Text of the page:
Taiwan waves olive branches, but China's still talking tough

Yesterday, China rejected President Chen's overture to 'one China' stance.

Each time Taiwan's new president, Chen Shui-bian, tries to navigate a course toward peace talks with the Chinese mainland, he seems to hit cold-war icebergs pushed in the way by Beijing's Communist rulers.

On Wednesday, President Chen made the latest in a series of overtures telling China he wanted to reactivate a 1992 framework pact that opened the first round of negotiations between Beijing and democratic Taiwan.

But the Chinese government is apparently intent on maintaining a freeze across the Taiwan Strait, at least for the foreseeable future.

"We have put forward our demands very clearly: that Taiwan's new leader accept the 'one China' principle unequivocally and acknowledge that they are Chinese, clearly, and also promise to seek the goal of national reunification," Chinese Foreign Ministry spokesman Zhu Bangzao told reporters yesterday.

Beijing is acutely suspicious of Chen's intentions because his past proclamations run contrary to his present pronouncements.

"Chen Shui-bian in the past has himself backed independence and [his] Democratic Progressive Party's platform still calls for Taiwan statehood," says Sun Ru, an analyst with the Beijing-based Chinese Institute of Contemporary International Relations, a government think tank.

"So anything Chen says has to be judged in light of his past actions and beliefs," she adds.

Taiwan and China have been politically split since the 1949 Chinese civil war, and for decades their only means of communication was through firing missiles across the Taiwan Strait.

Since becoming president last month, Chen has offered to open direct transportation and trade links with the mainland, hold a summit with Communist Party Chief Jiang Zemin, and thaw out an eight-year-old agreement that was reached at the height of peace moves across the Taiwan Strait.

In taking those steps, Chen has undergone a remarkable metamorphosis from fiery, pro-independence activist to a moderate, pro-peace leader who uses every opportunity possible to wave olive branches in the face of Chinese war threats.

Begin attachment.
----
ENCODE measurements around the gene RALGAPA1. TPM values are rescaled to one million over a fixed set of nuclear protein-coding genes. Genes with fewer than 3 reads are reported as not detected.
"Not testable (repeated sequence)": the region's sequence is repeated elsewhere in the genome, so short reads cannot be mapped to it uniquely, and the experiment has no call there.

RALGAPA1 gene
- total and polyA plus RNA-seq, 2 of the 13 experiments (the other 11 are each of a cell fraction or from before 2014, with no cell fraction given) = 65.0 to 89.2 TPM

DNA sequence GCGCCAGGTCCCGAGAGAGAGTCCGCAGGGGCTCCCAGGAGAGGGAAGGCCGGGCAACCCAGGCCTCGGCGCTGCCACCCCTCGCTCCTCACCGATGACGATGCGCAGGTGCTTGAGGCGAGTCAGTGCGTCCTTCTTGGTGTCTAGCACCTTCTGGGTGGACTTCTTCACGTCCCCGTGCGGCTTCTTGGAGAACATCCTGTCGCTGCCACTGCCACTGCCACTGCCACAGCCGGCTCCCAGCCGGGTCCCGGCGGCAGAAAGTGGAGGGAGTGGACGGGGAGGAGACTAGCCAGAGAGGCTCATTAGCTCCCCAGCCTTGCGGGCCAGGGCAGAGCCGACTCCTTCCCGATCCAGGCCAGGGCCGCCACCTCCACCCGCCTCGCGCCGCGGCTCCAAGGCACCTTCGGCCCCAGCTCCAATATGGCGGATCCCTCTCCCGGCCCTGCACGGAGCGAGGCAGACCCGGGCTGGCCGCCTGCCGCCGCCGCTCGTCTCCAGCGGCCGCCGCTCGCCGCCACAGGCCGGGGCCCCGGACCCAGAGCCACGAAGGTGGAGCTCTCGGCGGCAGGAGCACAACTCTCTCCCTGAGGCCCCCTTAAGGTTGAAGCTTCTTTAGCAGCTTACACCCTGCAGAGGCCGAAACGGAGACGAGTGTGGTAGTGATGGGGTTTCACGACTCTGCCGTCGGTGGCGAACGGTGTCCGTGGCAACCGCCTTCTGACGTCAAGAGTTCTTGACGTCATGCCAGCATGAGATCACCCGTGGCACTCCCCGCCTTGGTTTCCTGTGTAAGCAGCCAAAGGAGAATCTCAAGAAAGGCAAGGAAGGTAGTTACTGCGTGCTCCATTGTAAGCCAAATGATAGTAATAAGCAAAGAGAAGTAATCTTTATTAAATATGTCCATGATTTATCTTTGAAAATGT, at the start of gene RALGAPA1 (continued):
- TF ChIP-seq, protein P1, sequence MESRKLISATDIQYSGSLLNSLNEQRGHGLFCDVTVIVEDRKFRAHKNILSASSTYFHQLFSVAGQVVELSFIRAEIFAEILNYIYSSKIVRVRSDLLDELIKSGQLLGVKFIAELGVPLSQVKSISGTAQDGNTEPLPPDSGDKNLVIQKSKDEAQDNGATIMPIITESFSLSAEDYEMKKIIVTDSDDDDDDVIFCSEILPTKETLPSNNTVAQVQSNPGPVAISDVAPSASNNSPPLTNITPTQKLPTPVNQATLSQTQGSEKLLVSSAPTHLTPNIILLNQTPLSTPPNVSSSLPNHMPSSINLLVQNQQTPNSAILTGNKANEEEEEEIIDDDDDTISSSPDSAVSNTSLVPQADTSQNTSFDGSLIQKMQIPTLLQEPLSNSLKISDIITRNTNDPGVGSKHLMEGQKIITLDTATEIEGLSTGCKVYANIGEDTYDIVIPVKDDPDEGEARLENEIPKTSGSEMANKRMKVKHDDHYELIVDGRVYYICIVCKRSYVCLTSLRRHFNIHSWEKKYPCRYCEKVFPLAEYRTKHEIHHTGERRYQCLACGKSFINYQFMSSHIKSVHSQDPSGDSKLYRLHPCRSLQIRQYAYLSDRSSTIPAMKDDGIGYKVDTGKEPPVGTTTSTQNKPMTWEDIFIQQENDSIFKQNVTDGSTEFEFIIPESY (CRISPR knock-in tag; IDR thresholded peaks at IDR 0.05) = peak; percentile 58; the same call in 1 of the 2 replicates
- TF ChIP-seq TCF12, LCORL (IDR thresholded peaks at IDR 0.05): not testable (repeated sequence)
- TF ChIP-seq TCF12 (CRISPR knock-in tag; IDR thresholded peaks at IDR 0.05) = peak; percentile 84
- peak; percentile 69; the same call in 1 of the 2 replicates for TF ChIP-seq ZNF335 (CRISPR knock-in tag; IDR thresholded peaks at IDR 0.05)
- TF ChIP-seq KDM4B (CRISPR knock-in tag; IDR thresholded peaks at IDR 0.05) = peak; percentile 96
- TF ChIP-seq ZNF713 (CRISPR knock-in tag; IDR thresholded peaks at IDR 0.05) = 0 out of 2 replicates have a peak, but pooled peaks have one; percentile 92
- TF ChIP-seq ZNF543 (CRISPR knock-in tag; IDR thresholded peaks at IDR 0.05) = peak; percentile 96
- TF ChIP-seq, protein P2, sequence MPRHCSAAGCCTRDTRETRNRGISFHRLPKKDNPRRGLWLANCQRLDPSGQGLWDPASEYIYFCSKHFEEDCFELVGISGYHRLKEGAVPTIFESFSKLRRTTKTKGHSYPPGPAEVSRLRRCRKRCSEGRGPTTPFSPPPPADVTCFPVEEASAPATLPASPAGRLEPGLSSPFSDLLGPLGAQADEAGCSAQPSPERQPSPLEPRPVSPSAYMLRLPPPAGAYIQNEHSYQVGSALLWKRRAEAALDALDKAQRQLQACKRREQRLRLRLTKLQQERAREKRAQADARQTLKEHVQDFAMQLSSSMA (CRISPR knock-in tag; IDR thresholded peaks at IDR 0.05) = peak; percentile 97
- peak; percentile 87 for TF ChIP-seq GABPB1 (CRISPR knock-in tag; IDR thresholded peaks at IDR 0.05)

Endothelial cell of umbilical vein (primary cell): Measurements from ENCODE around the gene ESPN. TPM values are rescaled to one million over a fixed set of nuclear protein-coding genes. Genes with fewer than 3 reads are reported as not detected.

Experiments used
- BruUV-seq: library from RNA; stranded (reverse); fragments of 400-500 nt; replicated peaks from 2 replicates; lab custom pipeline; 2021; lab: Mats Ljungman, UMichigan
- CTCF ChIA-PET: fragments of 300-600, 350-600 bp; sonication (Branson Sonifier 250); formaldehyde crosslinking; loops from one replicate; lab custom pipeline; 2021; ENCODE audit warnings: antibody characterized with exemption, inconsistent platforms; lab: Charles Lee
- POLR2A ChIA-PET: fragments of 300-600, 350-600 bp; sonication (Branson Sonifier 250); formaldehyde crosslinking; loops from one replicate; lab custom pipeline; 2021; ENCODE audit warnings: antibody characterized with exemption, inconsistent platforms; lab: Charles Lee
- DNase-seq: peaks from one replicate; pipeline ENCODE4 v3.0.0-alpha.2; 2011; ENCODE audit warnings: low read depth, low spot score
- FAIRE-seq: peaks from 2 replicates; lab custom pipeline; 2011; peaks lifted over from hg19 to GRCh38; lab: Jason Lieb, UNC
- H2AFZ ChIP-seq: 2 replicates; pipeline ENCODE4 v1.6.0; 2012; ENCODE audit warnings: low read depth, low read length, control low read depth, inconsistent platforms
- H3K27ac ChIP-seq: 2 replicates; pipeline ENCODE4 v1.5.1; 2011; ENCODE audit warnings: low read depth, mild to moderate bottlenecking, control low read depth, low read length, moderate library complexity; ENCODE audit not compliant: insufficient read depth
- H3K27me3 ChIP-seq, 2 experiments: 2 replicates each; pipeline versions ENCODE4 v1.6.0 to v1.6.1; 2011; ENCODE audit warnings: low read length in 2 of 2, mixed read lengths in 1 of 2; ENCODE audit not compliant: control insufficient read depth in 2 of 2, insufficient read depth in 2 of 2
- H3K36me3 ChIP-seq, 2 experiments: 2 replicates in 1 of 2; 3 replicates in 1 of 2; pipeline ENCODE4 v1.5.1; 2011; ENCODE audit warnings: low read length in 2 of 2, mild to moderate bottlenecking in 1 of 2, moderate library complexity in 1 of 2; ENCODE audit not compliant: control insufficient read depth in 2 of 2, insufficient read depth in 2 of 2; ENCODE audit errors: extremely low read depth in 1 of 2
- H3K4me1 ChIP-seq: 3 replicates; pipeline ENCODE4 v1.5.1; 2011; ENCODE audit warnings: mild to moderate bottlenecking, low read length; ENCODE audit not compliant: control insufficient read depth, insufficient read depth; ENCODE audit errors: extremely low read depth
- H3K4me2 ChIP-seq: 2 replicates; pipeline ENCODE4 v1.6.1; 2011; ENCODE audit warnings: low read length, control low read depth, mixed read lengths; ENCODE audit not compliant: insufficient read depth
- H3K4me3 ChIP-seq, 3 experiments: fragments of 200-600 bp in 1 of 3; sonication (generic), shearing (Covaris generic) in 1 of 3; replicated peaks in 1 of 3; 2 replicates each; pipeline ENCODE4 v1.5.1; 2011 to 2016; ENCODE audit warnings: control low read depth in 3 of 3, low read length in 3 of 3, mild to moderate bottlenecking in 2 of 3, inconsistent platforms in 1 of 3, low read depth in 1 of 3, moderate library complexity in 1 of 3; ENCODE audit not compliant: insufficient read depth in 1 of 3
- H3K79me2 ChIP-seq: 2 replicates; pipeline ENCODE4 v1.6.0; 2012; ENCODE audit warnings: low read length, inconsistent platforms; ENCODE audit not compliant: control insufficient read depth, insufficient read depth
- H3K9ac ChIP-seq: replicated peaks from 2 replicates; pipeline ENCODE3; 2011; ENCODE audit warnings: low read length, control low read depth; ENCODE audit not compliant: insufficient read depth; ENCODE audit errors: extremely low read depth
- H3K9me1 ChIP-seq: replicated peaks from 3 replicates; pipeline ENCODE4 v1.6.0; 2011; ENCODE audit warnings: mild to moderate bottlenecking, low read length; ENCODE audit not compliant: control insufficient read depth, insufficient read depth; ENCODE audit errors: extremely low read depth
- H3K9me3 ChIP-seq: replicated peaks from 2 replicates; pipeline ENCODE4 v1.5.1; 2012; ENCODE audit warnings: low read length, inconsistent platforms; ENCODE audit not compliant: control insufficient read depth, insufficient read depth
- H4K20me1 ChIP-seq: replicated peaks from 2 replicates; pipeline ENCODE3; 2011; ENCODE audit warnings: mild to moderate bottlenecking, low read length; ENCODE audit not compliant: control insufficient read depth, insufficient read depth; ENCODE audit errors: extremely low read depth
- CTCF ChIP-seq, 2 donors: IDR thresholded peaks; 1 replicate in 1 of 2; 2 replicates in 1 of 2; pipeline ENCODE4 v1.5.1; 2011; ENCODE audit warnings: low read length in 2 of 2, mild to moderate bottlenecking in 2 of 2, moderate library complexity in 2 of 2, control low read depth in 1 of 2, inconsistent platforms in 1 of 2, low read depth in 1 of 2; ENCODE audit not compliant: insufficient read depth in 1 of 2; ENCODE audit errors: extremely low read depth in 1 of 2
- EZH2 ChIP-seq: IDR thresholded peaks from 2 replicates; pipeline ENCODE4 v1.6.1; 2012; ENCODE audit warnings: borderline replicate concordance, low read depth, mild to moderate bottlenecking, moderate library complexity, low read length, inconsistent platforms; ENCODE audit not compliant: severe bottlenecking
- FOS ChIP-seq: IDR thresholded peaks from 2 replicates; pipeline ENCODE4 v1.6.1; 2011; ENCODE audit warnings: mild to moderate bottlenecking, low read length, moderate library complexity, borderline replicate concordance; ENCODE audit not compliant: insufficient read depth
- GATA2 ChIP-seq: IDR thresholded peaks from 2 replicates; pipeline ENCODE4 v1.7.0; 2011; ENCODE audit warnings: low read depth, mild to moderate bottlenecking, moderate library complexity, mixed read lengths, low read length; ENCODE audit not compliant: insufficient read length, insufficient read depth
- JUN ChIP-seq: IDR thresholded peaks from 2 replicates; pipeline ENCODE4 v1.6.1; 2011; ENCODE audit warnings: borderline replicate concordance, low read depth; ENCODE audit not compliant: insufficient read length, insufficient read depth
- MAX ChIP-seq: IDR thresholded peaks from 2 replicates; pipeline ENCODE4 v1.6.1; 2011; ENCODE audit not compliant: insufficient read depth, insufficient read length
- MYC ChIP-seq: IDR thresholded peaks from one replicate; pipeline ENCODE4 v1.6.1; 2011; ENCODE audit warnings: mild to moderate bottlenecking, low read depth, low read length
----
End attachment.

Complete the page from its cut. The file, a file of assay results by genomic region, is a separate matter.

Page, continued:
On the eve of Chen's election, Beijing issued repeated threats to attack Taiwan if it declared independence or halted talks on reunification, but Chen has called for conciliation based on a common Chinese culture.

"Chen Shui-bian wants to break through the cold war with a handshake," says a top adviser to Taiwan's president.

The adviser, who asked not to be identified, says Chen "was inspired when the leaders of [communist] North Korea and [democratic] South Korea met in a summit, and he hopes that meeting can be a model for Taiwan and the mainland."

But Taiwan's new flexibility keeps hitting up against the mainland's hard-line intransigence.

Analyst Sun says the leaders of China are unlikely to agree to meet as equals with the rulers of tiny Taiwan on a level playing field. "Both Koreas are members of the UN, but there is only one China seat at the UN, and that is held by Beijing," she says.

Taiwan's new leader is beginning to believe that every peace move he makes triggers only hostility or silence on Beijing's part, and to wonder whether the entire effort is futile, says his adviser. "Every time we open the door, Beijing closes it - every time we try to jump a wall, Beijing builds a new one," he says.

In the 1992 pact that Chen seeks to revive, the two sides said there was only one China, but they agreed to disagree on the definition of 'one China.'

Chen made a major concession in recognizing that understanding, and is now fighting a rear-guard action launched by members of his own party, says the adviser. Some DPP leaders want to ultimately formalize Taiwan's de facto autonomy with a declaration of independence, regardless of the risks of war, he adds.

Taiwan, with the help of the US, fended off a mainland invasion during the height of the cold war, but the times are changing.

The Pentagon said in a recent report that China's rapid economic growth could fuel its defense expansion, and in turn allow Beijing to outpace Taiwan in military might.

Over the next decade, "it will become more and more difficult for Taiwan to compete with the mainland's military modernization," says Andrew Yang, a military expert at the Taipei-based Chinese Council of Advanced Policy Studies, which is affiliated with Taiwan's defense ministry.

Mr. Yang says that with Chinese purchases of Russian and Israeli arms, along with its own production of advanced missiles, "there is concern that in the near future, the mainland will begin pulling ahead in weapons technology."

China's military superiority

If China's 2.5-million-strong Army is factored into the equation, it's unclear how long Taiwan could defend itself from a mainland attack even if the US steps up weapons sales, he adds.

Politicians and experts on both sides of the Taiwan Strait say that hard-liners in the Chinese Army want Beijing to flex its military muscles to force Taiwan into a Communist-led grouping, but some add that more reformist voices here may eventually echo Chen's calls for peaceful reconciliation.

"Maybe Jiang Zemin and Zhu Rongji need time to convince party hard-liners and the military to back talks with Taiwan," says Chen's adviser.

But Chinese analyst Sun says China has already displayed enormous patience over reclaiming Taiwan, and "will not make any more concessions."

"Time is running out for Chen Shui-bian," Sun warns. "If the stalemate isn't broken over the next several years, there could be a war across the Taiwan Strait."

(c) Copyright 2000. The Christian Science Publishing Society

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